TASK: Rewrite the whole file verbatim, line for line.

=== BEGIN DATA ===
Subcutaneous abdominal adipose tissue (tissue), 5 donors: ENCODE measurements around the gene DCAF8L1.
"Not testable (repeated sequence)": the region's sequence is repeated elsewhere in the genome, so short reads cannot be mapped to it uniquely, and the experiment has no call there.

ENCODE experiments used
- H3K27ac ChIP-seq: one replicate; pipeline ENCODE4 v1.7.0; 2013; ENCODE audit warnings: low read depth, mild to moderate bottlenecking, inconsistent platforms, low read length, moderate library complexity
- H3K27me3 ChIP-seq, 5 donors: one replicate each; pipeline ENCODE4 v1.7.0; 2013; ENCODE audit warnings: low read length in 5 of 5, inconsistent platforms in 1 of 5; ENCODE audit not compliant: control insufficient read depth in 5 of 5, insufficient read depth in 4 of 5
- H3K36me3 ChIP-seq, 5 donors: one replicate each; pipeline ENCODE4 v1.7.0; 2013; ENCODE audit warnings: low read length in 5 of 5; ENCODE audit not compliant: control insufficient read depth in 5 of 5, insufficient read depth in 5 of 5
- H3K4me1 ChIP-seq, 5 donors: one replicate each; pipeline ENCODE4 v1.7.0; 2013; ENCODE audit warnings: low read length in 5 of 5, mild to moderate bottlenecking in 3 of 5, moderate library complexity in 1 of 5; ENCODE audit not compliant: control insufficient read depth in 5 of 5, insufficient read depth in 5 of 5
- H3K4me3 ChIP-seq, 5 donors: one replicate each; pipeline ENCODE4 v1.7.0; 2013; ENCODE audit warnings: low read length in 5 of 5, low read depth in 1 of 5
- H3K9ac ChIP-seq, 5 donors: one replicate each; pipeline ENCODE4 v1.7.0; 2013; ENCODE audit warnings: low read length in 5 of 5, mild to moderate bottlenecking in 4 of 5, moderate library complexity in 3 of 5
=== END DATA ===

Subcutaneous abdominal adipose tissue (tissue), 5 donors: ENCODE measurements around the gene DCAF8L1.
"Not testable (repeated sequence)": the region's sequence is repeated elsewhere in the genome, so short reads cannot be mapped to it uniquely, and the experiment has no call there.

ENCODE experiments used
- H3K27ac ChIP-seq: one replicate; pipeline ENCODE4 v1.7.0; 2013; ENCODE audit warnings: low read depth, mild to moderate bottlenecking, inconsistent platforms, low read length, moderate library complexity
- H3K27me3 ChIP-seq, 5 donors: one replicate each; pipeline ENCODE4 v1.7.0; 2013; ENCODE audit warnings: low read length in 5 of 5, inconsistent platforms in 1 of 5; ENCODE audit not compliant: control insufficient read depth in 5 of 5, insufficient read depth in 4 of 5
- H3K36me3 ChIP-seq, 5 donors: one replicate each; pipeline ENCODE4 v1.7.0; 2013; ENCODE audit warnings: low read length in 5 of 5; ENCODE audit not compliant: control insufficient read depth in 5 of 5, insufficient read depth in 5 of 5
- H3K4me1 ChIP-seq, 5 donors: one replicate each; pipeline ENCODE4 v1.7.0; 2013; ENCODE audit warnings: low read length in 5 of 5, mild to moderate bottlenecking in 3 of 5, moderate library complexity in 1 of 5; ENCODE audit not compliant: control insufficient read depth in 5 of 5, insufficient read depth in 5 of 5
- H3K4me3 ChIP-seq, 5 donors: one replicate each; pipeline ENCODE4 v1.7.0; 2013; ENCODE audit warnings: low read length in 5 of 5, low read depth in 1 of 5
- H3K9ac ChIP-seq, 5 donors: one replicate each; pipeline ENCODE4 v1.7.0; 2013; ENCODE audit warnings: low read length in 5 of 5, mild to moderate bottlenecking in 4 of 5, moderate library complexity in 3 of 5